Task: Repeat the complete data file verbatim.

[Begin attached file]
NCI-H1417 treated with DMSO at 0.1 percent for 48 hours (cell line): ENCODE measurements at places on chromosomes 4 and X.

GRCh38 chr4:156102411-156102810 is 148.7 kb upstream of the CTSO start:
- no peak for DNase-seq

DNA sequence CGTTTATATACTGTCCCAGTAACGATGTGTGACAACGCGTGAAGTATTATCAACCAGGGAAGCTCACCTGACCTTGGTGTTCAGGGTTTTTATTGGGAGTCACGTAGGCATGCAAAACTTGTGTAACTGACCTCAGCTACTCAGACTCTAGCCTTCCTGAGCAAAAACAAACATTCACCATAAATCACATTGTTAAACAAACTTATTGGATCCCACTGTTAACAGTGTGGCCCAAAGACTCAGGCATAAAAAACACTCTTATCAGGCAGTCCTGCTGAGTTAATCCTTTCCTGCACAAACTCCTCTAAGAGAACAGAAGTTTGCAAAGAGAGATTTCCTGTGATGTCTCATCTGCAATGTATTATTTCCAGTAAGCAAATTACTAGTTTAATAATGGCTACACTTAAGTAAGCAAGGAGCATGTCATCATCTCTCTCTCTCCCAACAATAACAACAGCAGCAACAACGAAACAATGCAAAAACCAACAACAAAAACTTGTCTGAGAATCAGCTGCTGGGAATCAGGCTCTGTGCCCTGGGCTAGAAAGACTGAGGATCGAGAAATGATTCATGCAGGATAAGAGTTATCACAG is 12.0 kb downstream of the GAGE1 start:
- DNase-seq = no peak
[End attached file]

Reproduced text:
NCI-H1417 treated with DMSO at 0.1 percent for 48 hours (cell line): ENCODE measurements at places on chromosomes 4 and X.

GRCh38 chr4:156102411-156102810 is 148.7 kb upstream of the CTSO start:
- no peak for DNase-seq

DNA sequence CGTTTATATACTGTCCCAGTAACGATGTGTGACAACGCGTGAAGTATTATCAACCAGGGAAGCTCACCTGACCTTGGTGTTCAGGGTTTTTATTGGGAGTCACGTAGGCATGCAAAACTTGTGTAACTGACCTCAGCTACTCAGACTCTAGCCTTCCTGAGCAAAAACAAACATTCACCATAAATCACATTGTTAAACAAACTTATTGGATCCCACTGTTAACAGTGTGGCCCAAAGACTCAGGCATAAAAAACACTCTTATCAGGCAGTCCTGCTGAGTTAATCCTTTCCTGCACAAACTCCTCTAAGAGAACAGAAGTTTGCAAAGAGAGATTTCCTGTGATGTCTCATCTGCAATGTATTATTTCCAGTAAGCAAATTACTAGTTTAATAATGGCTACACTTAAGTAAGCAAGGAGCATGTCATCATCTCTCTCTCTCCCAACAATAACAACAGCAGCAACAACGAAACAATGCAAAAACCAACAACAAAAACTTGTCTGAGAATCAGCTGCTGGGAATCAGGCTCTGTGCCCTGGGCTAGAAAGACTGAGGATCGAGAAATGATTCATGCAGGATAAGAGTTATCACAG is 12.0 kb downstream of the GAGE1 start:
- DNase-seq = no peak